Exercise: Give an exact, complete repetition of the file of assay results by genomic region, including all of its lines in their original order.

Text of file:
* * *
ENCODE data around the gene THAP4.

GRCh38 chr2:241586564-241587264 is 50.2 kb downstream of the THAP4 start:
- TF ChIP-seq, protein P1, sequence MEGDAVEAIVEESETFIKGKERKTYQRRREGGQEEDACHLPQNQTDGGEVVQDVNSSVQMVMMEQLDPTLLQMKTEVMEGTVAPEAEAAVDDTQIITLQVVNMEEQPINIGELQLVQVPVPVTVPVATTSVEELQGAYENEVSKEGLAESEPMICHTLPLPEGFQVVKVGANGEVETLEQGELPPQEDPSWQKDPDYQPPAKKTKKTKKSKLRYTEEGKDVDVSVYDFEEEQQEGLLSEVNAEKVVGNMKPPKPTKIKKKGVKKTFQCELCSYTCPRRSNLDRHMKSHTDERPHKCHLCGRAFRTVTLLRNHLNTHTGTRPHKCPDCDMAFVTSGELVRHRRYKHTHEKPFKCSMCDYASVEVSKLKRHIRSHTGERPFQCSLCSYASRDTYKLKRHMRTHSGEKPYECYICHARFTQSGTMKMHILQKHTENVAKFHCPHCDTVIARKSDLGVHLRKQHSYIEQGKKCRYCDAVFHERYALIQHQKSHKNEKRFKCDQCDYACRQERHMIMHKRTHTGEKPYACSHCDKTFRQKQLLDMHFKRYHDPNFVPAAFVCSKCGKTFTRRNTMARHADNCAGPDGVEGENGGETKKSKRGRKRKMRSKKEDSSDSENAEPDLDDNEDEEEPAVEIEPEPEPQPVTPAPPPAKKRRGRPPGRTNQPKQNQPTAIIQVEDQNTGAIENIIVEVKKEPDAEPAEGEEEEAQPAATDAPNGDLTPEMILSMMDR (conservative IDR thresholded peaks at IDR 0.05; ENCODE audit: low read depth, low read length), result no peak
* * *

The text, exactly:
ENCODE data around the gene THAP4.

GRCh38 chr2:241586564-241587264 is 50.2 kb downstream of the THAP4 start:
- TF ChIP-seq, protein P1, sequence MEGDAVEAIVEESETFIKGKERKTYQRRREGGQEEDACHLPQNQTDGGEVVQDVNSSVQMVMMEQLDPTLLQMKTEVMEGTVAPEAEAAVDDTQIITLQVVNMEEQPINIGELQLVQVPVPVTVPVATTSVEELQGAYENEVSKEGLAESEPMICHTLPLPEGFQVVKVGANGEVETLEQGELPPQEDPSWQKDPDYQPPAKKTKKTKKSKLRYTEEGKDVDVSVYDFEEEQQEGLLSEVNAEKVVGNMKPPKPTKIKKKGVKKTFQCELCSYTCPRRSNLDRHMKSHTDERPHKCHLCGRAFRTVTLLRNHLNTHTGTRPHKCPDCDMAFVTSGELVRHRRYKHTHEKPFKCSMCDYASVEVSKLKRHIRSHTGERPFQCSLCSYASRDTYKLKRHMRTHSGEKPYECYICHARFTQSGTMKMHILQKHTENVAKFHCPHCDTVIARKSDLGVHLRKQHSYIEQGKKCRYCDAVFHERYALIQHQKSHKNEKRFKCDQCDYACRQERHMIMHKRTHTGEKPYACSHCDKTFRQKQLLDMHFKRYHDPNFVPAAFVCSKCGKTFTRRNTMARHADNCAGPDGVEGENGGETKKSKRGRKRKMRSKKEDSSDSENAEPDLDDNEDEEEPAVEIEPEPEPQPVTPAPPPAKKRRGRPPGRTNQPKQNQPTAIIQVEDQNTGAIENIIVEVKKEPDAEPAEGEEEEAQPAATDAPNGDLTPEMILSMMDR (conservative IDR thresholded peaks at IDR 0.05; ENCODE audit: low read depth, low read length), result no peak